Radiation-Oncology: Stereotactic Radiosurgery

Doctor looking at brain scans

GW is recognized as a leading center of excellence for treating brain tumors, with tremendous expertise and close collaboration among neurosurgeons, neuro-oncologists, radiation oncologists, neuroradiologists, and neuropathologists.

Various forms of radiation are commonly involved in the treatment of brain tumors and selected other brain conditions. GW has a wide variety of available techniques and specialized equipment, so that the best treatment can be chosen for any individual case. One technique, stereotactic radiosurgery (SRS), involves the delivery of a high dose of radiation precisely focused on a target within the brain. SRS is a non-surgical procedure and does not involve an actual knife; it is called “radiosurgery” because of its precision.

Radiosurgery is often used for:

  • Brain metastases
  • Benign brain tumors such as meningiomas, schwannomas, and pituitary adenomas
  • Arteriovenous malformations not amenable to safe removal via surgery
  • Trigeminal neuralgia
  • Acoustic Schwannoma
Doctor talking to a patient in front of a monitor with picture of a brain

The TrueBeam™ STx is an advanced, top of the line linear accelerator designed to treat well-defined tumors at any site in the body. Its micro-MultiLeaf Collimator (MLC) allows for stereotactic treatment of small tumors. We use the TrueBeam™ STx to treat malignancies located in the brain, spine, head and neck, lung, liver, and pancreas, both in conventional dose fractionation and radiosurgery.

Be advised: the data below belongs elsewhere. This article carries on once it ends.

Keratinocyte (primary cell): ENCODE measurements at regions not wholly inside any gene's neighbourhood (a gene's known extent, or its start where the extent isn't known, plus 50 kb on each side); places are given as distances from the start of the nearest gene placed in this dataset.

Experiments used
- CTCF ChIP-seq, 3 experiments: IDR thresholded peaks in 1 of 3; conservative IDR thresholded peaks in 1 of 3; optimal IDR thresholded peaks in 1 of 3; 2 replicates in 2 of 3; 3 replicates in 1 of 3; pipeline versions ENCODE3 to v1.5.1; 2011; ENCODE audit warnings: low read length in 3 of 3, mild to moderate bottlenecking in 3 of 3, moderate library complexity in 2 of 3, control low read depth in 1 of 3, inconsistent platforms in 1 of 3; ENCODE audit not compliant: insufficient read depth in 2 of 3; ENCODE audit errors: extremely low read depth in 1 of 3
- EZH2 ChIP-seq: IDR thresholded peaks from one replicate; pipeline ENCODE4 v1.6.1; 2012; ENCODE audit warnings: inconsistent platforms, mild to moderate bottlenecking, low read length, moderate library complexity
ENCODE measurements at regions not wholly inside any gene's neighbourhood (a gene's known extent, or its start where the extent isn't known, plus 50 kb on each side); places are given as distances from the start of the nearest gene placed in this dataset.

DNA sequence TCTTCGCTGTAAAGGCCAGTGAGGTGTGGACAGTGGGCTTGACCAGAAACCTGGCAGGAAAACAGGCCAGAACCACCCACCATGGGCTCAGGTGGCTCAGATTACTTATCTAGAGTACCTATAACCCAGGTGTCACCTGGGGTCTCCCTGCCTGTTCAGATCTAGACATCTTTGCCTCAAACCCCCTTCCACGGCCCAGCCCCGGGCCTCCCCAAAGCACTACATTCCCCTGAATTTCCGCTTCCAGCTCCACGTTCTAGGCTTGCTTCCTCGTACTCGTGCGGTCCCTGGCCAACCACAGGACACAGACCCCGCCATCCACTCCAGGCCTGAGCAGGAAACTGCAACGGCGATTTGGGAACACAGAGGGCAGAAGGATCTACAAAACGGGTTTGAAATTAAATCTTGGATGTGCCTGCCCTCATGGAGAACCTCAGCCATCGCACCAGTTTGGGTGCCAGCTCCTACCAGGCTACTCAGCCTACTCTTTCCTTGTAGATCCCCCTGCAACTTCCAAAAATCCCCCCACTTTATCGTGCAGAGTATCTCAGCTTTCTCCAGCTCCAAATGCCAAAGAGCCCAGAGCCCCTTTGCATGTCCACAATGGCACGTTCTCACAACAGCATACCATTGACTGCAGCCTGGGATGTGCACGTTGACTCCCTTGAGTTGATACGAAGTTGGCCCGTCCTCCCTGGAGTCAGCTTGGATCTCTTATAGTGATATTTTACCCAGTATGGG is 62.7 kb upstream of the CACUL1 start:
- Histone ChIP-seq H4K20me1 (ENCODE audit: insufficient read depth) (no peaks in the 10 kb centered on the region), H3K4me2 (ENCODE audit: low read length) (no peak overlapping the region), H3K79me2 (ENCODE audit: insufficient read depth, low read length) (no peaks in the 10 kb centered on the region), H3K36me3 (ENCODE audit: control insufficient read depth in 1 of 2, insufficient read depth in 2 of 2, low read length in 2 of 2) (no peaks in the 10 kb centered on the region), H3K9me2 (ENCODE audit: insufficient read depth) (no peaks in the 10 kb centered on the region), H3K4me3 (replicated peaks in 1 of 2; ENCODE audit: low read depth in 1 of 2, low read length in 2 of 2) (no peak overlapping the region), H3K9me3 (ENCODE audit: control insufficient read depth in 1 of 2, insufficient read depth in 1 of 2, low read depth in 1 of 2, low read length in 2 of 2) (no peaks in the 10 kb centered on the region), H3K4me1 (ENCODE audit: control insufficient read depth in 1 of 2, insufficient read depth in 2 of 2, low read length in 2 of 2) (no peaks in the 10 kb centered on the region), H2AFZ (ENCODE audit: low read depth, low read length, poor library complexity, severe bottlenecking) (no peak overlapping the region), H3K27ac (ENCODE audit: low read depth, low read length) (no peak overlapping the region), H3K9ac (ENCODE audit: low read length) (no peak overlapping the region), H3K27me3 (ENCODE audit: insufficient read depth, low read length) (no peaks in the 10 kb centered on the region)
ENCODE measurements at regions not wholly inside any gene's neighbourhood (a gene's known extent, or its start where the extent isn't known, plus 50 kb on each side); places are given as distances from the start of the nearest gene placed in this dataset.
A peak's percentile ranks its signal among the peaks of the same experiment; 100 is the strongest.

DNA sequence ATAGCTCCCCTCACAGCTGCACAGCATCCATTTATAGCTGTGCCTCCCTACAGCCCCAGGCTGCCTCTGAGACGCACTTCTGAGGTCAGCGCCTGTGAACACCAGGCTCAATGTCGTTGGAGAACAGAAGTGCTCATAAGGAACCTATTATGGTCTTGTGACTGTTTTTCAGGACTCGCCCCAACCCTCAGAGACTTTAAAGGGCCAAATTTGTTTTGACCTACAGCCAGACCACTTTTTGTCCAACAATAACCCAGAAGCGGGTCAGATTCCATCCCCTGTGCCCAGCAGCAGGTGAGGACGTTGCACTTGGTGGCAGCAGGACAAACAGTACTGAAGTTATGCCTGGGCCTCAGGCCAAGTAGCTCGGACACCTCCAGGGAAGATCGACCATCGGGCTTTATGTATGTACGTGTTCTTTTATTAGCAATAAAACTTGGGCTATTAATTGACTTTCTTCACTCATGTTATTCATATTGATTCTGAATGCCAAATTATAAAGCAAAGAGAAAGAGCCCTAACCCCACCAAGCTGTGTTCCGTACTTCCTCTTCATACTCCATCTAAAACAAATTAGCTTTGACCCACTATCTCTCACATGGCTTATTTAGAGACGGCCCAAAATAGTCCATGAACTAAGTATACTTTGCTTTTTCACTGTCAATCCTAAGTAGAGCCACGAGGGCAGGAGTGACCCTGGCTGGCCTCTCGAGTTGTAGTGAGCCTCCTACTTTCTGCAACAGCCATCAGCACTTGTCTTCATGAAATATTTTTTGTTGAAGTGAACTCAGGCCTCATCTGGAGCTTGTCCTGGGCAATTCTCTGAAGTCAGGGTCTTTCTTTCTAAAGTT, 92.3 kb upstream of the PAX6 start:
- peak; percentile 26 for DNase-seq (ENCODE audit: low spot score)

Radiosurgery on the STx machine is a noninvasive system that combines several advanced imaging guidance systems, which map the precise location of the patient and the lesion during treatment, and high-dose rate treatment beams along with our high definition MLC system to accurately shape the radiation beam to the target. This allows us to quickly deliver large amounts of radiation to the target, while limiting dose elsewhere. This allows for the precise adjustment of patient positions due to patient and organ movements before and during treatment. Therefore, it is capable of maintaining a high degree of precision and is particularly useful for tumors that are close to critical structures. It also allows for the treatment of patients who have inoperable tumors or who underwent previous irradiation.

GW Radiation Oncology has developed a stereotactic radiosurgery technique to allow single-day, high-dose treatment of metastatic brain tumors. In comparison, conventional therapies can take up to six weeks. Finally, we have pioneered the use of stereotactic ablative radiotherapy (using single doses of radiotherapy) for the re-treatment of metastases to the spine and paraspinal regions. This approach spares significant doses to the spinal cord, while obtaining remarkably durable control of disease.

Contact Us

For more information on the SRS program, contact GW Radiation Oncology:

Main Phone: (202) 715-5097

Fax: (202) 715-5136